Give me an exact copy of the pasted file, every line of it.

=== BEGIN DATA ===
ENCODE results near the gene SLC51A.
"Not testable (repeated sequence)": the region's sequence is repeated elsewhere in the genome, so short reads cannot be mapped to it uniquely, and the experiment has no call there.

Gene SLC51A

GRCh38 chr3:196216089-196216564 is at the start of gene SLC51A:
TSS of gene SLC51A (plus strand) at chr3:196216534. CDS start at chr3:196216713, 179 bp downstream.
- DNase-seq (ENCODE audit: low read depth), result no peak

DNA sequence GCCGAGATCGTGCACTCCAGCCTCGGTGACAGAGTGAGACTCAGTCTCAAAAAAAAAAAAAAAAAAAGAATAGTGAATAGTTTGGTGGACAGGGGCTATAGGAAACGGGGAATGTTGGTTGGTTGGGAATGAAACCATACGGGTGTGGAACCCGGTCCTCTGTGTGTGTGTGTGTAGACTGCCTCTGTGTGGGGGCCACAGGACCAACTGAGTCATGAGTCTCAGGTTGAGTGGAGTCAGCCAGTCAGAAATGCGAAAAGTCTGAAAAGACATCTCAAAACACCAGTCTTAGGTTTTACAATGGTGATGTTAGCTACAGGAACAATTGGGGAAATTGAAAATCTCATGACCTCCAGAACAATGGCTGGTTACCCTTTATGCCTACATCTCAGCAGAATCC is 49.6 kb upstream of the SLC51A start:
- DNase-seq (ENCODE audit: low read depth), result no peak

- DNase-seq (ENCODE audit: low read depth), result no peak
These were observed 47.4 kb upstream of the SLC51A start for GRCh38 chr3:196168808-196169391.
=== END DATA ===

ENCODE results near the gene SLC51A.
"Not testable (repeated sequence)": the region's sequence is repeated elsewhere in the genome, so short reads cannot be mapped to it uniquely, and the experiment has no call there.

Gene SLC51A

GRCh38 chr3:196216089-196216564 is at the start of gene SLC51A:
TSS of gene SLC51A (plus strand) at chr3:196216534. CDS start at chr3:196216713, 179 bp downstream.
- DNase-seq (ENCODE audit: low read depth), result no peak

DNA sequence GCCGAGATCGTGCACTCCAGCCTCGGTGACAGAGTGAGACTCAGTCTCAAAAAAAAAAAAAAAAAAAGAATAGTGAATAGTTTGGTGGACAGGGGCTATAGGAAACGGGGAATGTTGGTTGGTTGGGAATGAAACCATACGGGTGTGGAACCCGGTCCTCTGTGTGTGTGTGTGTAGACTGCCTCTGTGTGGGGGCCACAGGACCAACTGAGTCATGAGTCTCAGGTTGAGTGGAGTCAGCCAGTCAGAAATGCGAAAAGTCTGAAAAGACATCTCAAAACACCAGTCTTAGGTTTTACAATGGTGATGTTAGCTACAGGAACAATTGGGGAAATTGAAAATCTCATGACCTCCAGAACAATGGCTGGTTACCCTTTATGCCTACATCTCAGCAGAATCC is 49.6 kb upstream of the SLC51A start:
- DNase-seq (ENCODE audit: low read depth), result no peak

- DNase-seq (ENCODE audit: low read depth), result no peak
These were observed 47.4 kb upstream of the SLC51A start for GRCh38 chr3:196168808-196169391.